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Luke Cage – If It Ain’t Rough, It Ain’t Right (Review)

The past stays with us.

Part of what is interesting about the second season of Luke Cage is the manner in which it engages with, and builds from, what came before. Continuity is a long-standing fixture of superhero narratives, most obviously in the four-colour source material. Fictional characters accrue a history, as individual issues and appearances add up to create a complex set of interlocking details that define and shape the character. It is in some ways comparable to how individual histories help to forge identities and determine who we are.

Of course, it should be noted that superhero movies and television shows have carried over some of this continuity from the comic books. Although cinema’s first “shared universe” was arguably constructed between the Universal monster movies of the thirties, the modern popularity of the term is driven by the success of the Marvel Cinematic Universe, an elaborate physical construct that ties together everything from Avengers: Infinity War to Daredevil to Agents of S.H.I.E.L.D. to Spider-Man: Homecoming.

The idea is that, in theory, events from one end of this universe might ripple over to another. After all, Misty can drop a casual reference to “the Incident” into an interrogation in Straighten It Out, a nod to the events of The Avengers which can be used to justify the proliferation of advanced technology within this shared universe. Overlap can happen in the strangest places, such as a character mentioned by Misty in For Pete’s Sake turning up a week or so later in an episode of Cloak & Dagger.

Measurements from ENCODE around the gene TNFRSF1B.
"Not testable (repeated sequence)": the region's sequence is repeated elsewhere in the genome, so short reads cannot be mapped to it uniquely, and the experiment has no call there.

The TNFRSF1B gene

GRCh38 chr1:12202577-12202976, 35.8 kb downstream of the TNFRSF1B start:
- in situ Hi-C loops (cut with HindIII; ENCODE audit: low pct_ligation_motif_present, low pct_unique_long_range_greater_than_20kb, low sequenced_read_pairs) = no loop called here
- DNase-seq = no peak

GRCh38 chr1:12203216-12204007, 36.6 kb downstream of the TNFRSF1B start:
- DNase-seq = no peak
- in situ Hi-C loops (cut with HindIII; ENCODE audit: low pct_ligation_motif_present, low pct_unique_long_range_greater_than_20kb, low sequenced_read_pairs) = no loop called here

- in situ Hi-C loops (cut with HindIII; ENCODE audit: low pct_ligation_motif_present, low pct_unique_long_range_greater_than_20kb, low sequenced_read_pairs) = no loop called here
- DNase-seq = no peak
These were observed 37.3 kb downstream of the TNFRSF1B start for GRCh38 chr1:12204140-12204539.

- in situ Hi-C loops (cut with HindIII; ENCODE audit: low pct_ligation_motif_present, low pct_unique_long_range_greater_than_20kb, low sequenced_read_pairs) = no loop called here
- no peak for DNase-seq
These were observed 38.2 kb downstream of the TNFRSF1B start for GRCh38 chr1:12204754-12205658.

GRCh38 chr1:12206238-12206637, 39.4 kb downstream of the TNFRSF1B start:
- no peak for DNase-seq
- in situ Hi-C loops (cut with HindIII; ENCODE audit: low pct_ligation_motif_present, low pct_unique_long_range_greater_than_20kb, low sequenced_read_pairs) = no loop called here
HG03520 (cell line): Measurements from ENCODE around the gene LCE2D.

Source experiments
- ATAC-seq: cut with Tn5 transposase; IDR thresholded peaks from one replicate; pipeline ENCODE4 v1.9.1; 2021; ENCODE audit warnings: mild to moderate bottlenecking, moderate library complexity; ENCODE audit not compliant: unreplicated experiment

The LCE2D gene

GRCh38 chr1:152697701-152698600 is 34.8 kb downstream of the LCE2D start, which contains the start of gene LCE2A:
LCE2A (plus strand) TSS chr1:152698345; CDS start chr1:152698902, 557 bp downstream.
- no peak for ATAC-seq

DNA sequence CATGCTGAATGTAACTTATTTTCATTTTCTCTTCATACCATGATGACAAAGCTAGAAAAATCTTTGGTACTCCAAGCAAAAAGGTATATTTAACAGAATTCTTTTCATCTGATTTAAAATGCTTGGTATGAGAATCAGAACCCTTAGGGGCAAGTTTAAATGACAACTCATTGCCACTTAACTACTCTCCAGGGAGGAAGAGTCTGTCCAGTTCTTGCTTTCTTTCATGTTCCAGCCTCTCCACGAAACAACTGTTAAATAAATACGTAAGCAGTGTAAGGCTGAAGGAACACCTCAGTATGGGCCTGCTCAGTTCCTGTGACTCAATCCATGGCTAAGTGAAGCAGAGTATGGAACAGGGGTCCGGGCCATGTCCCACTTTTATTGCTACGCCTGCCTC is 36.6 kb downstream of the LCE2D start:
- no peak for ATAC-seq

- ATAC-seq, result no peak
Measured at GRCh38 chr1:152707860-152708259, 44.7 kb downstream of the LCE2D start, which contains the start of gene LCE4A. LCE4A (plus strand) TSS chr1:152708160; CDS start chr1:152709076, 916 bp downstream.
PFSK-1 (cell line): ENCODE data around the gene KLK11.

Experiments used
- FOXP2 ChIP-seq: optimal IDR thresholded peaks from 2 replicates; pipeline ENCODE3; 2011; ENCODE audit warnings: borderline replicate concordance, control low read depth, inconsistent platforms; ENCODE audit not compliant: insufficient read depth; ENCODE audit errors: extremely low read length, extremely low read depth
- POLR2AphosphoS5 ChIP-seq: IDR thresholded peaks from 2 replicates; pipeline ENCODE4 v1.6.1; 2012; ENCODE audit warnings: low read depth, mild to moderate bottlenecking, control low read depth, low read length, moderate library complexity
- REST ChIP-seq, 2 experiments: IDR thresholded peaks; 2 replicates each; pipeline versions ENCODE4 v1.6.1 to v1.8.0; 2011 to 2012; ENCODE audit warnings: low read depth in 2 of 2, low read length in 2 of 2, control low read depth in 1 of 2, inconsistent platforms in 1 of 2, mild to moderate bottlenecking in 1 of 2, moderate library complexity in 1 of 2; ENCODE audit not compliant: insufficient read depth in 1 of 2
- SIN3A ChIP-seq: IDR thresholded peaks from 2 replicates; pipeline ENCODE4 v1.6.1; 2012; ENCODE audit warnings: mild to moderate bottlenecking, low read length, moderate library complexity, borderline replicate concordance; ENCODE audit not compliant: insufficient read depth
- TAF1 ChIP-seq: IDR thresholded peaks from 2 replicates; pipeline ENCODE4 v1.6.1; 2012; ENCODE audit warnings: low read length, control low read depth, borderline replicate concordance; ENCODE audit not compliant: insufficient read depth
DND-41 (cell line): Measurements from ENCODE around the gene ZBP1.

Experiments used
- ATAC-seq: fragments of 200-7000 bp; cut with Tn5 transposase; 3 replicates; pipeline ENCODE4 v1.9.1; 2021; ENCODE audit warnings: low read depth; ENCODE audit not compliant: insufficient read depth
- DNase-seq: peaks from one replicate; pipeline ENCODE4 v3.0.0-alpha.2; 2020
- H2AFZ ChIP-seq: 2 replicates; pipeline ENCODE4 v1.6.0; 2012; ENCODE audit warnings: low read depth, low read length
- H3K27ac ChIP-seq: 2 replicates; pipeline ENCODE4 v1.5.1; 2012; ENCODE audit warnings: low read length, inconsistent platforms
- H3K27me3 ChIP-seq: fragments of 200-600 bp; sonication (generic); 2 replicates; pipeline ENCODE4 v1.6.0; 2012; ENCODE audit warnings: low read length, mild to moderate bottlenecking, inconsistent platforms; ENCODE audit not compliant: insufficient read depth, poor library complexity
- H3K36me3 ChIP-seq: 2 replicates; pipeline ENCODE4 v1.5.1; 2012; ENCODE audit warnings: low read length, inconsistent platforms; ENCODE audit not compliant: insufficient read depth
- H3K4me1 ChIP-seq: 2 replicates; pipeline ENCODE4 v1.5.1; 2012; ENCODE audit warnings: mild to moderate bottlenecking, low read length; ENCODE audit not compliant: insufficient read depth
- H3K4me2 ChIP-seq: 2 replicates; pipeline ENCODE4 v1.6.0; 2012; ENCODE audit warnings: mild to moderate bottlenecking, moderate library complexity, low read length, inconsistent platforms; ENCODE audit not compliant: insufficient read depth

At the same time, the Marvel Cinematic Universe has struggled to build a truly interconnected universe, in part due to the commercial of realities of film and television production. As a result, Robert Downey Junior is highly unlikely to pop by Hell’s Kitchen for an homage to Born Again, while the Hulk can only be explicitly referenced as “the big green dude” in AKA It’s Called Whiskey or “the green monster” in All Souled Out. The characters from The Defenders are highly unlikely to ever have to worry about Thanos’ finger snap, after all.

This strange dissonance and discontinuity that exists between the various facets of the live action Marvel Cinematic Universe is part of what makes the strong continuity connections between the first and second seasons of Luke Cage so compelling, the sense of a tightly woven narrative that is expanding in a logical way from earlier events, where characters’ current behaviours are largely shaped and defined by what the audience has already seen. It’s a very effective use of continuity, particularly for a comic book television series.

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Luke Cage – Wig Out (Review)

The second season of Luke Cage engages with the idea of masculinity in a number of interesting ways.

This is an interesting choice on a number of levels. Most obviously, the idea of exploring masculinity within the framework of a Marvel Netflix show should (in theory) belong to Jessica Jones. With the character of Kilgrave, it was the streaming service’s first female-led superhero series that marked out the idea of masculinity as a concept worth exploring within the framework of a superhero narrative. However, the second season of Jessica Jones is very engaged with the idea of female relationships, whether friendly or familial.

In doing so, Jessica Jones may have passed the theme on to the second season of Luke Cage. This makes sense on a number of levels. Most superficially, Luke Cage was actually introduced as a recurring guest star on the first season of Jessica Jones, and so ideas about masculinity are clearly woven into the character’s core identity. Beyond that, there is some value in Luke Cage in exploring the idea from a different perspective. After all, Luke Cage is a series with a male heroic lead. Its approach to the theme of masculine identity would be radically different.

As such, the second season of Luke Cage is perfectly positioned to explore notions of masculine identity.

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